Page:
For Fear the Walking Dead reviews at TVOvermind, we will be doing something different than usual and having two of our writers, Randy Dankievitch and Dara Driscoll, give their opinions on the series. Both of them will review the premiere and finale, while alternating between the other four episodes. Here’s Randy’s take on last night’s premiere:
Fear the Walking Dead is both an intriguing and frustrating proposition: setting a story during the first days of the iconic apocalyptic events preceding The Walking Dead offers a different, and equally important, perspective on the downfall of humanity. At the same time, returning to the well of zombies – even in a new setting with new characters – is another example of television’s increased predilection for reboots, remakes, and “re-imaginings,” denying audiences the opportunity to invest and explore new stories and ideas. This dichotomy is readily apparent in “Pilot,” an hour of television that tries to establish itself as a unique entity while still retaining the very same characteristics and priorities of its wildly popular older sibling: it’s as suspenseful as it is mindless, and as unique as it is terribly familiar, a show that struggles to convey the subtleties of human emotion, but knows how to ratchet up the tension t any given moment.
“Pilot” is less about the slow infestation of zombies into Los Angeles (and the world), than it is a story about a drug-addled son and the family he’s threatening to tear apart. Immediately, Fear the Walking Dead establishes a much more complex family structure than The Walking Dead: Madison Clark (Kim Dickens) lives with her fiance (and coworker) Travis, and her daughter Alicia, trying to help her heroin-addicted son Nick get his life together. Travis has an ex-wife Liza, and a son Chris, who resents his father for his parent’s divorce. Much of “Pilot” is tied up in their family dynamics, and the many estrangements Madison and Travis are dealing with: only Alicia seems to have her life together, planning to go to college and dating an art lover (Maestro Howell, best known as Randy Wagstaff from The Wire).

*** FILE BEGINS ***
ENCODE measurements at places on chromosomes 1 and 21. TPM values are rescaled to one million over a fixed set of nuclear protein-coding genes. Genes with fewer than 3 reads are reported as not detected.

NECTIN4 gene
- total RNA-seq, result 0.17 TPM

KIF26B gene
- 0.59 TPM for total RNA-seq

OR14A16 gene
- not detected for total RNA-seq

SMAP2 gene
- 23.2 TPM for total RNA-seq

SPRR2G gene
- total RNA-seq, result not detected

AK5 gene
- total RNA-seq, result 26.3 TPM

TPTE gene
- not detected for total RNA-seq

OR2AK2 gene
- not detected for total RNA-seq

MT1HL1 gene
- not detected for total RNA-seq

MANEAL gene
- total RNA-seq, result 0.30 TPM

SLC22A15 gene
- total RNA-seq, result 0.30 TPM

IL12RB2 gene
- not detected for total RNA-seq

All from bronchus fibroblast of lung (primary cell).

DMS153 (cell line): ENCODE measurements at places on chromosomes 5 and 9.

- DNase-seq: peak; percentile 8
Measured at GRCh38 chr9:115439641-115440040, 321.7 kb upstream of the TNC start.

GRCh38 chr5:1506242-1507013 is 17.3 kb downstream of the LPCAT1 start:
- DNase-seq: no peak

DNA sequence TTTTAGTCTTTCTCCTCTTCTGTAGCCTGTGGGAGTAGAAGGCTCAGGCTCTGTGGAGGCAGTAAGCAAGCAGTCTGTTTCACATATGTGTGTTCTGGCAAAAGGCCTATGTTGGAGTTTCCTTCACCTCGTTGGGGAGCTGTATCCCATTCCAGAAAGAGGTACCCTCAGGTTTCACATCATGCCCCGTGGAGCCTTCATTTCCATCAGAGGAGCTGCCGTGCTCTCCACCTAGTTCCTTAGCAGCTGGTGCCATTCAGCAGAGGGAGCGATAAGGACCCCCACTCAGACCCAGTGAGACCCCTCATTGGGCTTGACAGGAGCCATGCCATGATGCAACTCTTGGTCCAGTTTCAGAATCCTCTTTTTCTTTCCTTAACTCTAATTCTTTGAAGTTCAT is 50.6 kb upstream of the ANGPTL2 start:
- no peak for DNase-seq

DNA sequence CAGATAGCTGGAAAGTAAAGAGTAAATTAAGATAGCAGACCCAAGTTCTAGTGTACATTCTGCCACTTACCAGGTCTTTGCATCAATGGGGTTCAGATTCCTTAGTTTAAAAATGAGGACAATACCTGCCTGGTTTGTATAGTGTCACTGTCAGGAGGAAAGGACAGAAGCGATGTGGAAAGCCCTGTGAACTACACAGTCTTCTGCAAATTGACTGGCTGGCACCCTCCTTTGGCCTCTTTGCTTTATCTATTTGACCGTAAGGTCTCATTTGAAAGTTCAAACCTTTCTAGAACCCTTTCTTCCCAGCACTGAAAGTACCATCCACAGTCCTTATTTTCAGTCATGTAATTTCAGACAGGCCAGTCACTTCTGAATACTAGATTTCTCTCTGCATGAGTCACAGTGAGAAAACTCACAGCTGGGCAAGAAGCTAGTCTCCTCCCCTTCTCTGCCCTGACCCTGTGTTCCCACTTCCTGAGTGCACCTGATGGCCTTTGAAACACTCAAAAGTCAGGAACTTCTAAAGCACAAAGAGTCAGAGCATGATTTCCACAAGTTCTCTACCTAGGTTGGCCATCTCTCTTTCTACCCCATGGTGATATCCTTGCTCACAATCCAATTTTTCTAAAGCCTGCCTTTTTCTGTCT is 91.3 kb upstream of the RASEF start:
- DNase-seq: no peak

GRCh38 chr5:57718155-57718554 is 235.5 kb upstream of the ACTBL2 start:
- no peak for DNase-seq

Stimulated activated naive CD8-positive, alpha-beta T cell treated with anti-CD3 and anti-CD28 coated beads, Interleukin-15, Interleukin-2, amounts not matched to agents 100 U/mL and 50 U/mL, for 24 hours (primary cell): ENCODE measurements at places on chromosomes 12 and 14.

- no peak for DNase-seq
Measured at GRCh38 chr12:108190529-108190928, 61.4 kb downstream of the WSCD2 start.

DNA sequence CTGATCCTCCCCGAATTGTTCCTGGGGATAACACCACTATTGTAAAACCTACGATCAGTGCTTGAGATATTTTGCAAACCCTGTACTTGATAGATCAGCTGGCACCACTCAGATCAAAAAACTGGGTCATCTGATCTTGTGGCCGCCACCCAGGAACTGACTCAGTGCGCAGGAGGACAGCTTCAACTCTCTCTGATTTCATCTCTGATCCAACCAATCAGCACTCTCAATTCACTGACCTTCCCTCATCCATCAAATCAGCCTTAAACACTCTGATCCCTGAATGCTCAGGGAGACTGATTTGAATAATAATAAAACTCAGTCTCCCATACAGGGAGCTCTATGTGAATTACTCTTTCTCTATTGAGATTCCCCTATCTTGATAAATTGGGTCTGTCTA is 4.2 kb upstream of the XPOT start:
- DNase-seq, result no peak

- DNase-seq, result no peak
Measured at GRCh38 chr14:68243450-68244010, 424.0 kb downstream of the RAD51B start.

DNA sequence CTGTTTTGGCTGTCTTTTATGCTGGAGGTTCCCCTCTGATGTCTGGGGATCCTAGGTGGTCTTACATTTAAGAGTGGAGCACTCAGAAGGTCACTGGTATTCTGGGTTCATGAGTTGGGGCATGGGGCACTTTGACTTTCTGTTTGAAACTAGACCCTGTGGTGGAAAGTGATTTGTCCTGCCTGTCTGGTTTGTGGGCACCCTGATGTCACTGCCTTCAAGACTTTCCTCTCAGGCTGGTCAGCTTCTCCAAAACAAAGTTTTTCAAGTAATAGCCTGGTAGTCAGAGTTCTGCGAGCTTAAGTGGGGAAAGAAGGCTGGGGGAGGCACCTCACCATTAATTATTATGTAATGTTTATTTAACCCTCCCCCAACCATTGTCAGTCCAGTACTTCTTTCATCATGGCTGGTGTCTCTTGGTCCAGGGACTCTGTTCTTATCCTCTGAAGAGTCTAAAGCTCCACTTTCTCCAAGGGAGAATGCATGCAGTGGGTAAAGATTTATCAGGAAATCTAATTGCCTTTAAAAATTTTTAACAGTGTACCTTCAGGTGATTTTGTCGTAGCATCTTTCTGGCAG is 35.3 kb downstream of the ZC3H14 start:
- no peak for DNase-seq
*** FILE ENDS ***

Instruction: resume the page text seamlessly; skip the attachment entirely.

Madison is the show’s de facto protagonist (though I think the show’s creators would say the Manawa/Clark family is the collective ‘star’ of the show), but Nick is our entry into the way, the unreliable narrator to the rest of the world that end days are upon us. “Pilot” begins with him seeing his dead girlfriend eating someone’s face in a church taken over by addicts; it ends with him murdering his heroin dealer in front of his parents, running him over with the family’s pick up while going through the typical symptoms of a withdrawn addict thinking they’re losing their mind.